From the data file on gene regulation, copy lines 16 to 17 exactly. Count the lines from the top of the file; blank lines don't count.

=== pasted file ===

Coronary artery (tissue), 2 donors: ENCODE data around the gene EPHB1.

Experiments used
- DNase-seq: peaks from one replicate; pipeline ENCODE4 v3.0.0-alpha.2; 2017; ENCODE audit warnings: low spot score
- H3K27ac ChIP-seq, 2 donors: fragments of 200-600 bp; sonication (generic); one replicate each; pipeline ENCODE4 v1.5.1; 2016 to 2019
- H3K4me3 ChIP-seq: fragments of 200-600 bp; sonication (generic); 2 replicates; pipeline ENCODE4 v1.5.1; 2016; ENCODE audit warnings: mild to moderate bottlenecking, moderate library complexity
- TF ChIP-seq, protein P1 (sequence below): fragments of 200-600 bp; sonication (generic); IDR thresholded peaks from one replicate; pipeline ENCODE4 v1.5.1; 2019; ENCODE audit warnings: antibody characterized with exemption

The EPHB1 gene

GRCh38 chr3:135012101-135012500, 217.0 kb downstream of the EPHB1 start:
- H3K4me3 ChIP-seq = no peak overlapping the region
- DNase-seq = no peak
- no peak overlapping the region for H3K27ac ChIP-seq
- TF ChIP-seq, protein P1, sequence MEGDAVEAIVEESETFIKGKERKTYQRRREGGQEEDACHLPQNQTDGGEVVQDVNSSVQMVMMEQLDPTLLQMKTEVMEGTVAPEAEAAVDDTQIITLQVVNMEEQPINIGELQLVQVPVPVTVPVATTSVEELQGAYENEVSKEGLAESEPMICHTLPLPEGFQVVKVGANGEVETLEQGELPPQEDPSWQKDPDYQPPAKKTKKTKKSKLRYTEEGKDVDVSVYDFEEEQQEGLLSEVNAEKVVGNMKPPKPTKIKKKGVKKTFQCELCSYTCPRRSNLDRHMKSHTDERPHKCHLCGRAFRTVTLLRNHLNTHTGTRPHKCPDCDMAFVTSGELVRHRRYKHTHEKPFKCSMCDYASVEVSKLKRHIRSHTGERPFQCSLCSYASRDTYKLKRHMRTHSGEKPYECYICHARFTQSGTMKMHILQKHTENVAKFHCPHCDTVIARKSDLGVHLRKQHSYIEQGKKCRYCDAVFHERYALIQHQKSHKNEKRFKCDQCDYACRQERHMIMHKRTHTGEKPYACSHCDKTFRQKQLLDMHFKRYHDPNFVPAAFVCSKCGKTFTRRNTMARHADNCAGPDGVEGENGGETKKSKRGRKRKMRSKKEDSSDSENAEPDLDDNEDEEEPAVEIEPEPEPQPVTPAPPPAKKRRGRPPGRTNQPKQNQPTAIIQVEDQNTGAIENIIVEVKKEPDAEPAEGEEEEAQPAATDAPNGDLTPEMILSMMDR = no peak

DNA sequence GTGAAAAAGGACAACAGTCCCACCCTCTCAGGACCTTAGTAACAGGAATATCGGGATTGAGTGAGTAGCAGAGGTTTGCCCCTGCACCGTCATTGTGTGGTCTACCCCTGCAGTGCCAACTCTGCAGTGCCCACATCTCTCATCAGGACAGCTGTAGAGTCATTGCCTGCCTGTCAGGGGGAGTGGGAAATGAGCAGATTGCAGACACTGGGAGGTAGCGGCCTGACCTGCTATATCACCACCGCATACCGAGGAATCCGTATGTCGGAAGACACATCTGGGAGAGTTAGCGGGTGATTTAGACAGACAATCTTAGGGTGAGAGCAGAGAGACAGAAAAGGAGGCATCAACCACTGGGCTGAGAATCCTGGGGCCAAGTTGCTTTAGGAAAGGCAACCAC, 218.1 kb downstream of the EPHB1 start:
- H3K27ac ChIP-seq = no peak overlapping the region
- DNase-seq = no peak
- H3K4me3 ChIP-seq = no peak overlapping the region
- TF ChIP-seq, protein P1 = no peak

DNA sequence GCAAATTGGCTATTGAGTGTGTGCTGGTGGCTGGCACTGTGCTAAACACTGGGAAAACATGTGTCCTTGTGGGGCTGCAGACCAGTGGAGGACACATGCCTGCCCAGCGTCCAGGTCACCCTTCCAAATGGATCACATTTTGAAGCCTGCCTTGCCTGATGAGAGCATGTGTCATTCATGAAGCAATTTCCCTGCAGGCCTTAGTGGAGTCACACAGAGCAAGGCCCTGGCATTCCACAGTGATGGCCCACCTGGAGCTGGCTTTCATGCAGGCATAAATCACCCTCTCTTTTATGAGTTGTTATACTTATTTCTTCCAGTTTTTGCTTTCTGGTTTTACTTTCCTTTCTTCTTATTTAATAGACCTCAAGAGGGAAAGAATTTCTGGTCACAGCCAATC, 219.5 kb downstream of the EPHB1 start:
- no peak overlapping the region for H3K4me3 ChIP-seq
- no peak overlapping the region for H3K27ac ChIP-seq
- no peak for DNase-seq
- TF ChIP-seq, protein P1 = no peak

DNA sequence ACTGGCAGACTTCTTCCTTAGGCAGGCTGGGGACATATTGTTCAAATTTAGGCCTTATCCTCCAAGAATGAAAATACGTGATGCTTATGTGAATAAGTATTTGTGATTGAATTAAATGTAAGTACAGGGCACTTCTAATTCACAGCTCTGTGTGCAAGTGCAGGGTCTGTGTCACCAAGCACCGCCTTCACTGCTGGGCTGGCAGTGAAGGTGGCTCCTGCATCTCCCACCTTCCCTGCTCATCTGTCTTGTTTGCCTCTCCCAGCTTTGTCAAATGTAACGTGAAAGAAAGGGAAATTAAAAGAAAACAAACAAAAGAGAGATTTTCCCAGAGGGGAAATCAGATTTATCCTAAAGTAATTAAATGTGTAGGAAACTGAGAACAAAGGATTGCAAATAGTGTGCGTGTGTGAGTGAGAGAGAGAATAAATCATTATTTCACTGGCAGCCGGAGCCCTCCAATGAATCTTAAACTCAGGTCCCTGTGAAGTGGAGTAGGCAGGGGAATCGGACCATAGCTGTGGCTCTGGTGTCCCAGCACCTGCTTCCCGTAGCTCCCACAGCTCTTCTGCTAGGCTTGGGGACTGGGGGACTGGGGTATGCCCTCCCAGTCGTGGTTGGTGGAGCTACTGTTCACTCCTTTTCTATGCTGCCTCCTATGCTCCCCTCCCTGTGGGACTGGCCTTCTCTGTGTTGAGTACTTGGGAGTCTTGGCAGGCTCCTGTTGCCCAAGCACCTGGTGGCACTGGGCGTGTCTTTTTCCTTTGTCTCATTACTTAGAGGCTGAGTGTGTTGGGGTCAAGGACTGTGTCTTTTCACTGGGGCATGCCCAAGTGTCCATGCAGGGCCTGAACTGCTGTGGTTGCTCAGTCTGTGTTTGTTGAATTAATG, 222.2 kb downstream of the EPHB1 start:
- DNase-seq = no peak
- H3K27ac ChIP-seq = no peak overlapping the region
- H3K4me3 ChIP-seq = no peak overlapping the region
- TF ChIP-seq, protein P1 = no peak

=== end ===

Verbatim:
- H3K4me3 ChIP-seq = no peak overlapping the region
- TF ChIP-seq, protein P1 = no peak